Enhanced water stability improves chances of using materials to adsorb toxic contaminants in gas masks

Chemists have overcome a key weakness in the class of materials known as metal-organic frameworks, or MOFs, by introducing extra weaknesses. Copper-based MOFs are often unstable, especially when exposed to moisture – even dampness in the air – explains Russell Morris from the University of St Andrews, UK.

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By intentionally introducing sacrificial ‘crumple zones’ that water breaks down first, Morris’s team retains the copper-based MOF’s function, in this case trapping ammonia and other toxic gases. ‘It’s incredibly water stable,’ says Lauren McHugh, the PhD researcher who developed the concept, which is ‘very unusual for copper’ systems useful for capturing ammonia.

The team includes UK’s Defence Science and Technology Laboratory (Dstl) researchers, who are interested in MOFs for gas masks or other filters that could protect people from contamination. One of the best-established MOFs, HKUST-1, also absorbs toxic gases in this way but is unstable. ‘HKUST-1 would be brilliant for lots of things, but because it falls apart in water you can use it in very few applications,’ Morris says.

The St Andrews team had previously enhanced zeolite minerals by weakening certain areas. Morris draws an analogy with crumple zones in cars, whose fronts are deliberately weaker to protect their drivers. His team exploited this principle by combining copper and 5-ethoxy isophthalate to form a MOF called STAM-17-OEt with ‘paddlewheel cluster’ cages that trap toxic gases.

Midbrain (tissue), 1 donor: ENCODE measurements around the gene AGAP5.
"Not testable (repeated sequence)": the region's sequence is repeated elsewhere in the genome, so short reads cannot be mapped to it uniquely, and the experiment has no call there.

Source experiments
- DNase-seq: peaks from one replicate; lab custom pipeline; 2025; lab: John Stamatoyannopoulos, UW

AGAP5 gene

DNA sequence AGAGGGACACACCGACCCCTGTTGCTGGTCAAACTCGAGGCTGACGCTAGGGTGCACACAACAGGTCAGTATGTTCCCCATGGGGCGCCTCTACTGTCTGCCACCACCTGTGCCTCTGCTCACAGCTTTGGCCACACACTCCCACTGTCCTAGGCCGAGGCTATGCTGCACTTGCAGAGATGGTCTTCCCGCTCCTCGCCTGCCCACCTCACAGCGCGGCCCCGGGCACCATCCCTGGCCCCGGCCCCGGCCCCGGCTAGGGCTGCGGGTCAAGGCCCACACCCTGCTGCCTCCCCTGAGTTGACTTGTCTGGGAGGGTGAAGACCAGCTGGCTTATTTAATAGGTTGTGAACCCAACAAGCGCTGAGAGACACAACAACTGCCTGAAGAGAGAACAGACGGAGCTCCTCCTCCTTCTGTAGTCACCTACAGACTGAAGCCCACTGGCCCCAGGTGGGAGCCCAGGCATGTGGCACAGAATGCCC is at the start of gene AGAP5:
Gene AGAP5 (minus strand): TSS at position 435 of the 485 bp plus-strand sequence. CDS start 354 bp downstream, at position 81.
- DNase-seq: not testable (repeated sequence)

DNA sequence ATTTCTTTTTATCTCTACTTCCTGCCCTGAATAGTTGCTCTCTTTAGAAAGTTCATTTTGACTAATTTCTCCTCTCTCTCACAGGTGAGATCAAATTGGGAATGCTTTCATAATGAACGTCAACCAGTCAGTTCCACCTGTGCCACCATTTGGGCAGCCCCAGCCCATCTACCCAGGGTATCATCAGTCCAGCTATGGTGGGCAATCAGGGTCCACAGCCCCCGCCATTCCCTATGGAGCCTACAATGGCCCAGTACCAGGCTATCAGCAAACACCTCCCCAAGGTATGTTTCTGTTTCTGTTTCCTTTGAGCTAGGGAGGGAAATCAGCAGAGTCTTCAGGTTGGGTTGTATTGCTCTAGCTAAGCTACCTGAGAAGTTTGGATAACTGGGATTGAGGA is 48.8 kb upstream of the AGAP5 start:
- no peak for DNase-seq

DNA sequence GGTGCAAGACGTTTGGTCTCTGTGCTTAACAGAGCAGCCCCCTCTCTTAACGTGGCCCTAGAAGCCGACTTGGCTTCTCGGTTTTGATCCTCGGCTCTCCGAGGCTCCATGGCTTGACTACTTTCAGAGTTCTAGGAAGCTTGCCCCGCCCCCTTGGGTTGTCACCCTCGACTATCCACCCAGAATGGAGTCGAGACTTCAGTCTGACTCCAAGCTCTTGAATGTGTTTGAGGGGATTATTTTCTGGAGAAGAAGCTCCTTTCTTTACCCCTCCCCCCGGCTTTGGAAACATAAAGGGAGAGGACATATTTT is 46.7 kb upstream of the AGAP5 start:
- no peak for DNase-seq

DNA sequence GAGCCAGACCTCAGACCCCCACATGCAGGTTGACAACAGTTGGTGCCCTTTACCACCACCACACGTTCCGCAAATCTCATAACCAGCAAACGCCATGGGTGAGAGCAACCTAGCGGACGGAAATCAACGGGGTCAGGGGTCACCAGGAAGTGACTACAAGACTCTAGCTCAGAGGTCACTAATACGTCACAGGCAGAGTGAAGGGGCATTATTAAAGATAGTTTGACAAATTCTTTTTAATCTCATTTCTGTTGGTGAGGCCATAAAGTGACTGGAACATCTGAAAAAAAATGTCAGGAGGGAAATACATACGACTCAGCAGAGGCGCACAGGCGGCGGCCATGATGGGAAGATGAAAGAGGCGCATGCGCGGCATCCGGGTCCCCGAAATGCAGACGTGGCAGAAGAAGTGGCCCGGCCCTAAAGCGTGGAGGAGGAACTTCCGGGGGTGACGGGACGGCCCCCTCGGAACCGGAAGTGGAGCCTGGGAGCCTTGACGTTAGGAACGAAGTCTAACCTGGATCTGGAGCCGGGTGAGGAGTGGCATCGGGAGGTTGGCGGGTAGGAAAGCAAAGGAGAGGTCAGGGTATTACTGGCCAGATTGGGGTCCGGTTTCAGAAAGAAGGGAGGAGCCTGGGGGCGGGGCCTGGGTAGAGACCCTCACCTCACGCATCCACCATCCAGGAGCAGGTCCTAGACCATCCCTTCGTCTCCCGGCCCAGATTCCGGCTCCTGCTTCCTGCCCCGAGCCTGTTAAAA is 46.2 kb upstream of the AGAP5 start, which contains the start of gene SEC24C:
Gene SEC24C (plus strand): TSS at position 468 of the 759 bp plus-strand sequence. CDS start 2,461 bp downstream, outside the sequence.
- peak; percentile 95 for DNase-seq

Adding water to STAM-17-OEt only disrupts sacrificial ‘crumple zone’ interactions between neighbouring paddle wheels (a) rather than breaking down the paddle wheel as in HKUST-1 (b)

The researchers demonstrated the crumple zone’s effectiveness by studying the MOF’s structure with and without water. They used x-ray crystallography at the Advanced Light Source in California, as well as NMR analysis and DFT calculations. After removing all water, copper atoms in the paddlewheel clusters formed intermolecular interactions with oxygen atoms in neighbouring clusters. On re-adding water, the copper atoms released their neighbours and instead bound to oxygen atoms in water.

‘Upon rehydration, the critical bonds within the paddlewheel unit in HKUST-1 are broken,’ McHugh says. ‘In STAM-17-OEt, this isn’t the case. Instead we have this preferential breaking of weak interactions between paddlewheel units. That protects the core structure.’ STAM-17-OEt therefore took up the same amount of water over repeated cycles, whereas HKUST-1 took up progressively less.

MOF expert Seth Cohen from the University of California, San Diego, calls the crumple zone discovery ‘an interesting finding, which the researchers show some ability to generalise, and will likely be even more important if broader applicability can be demonstrated’. A water-stable HKUST-1 derivative ‘will likely prove quite valuable’, he adds.

Source: chemistryworld.com

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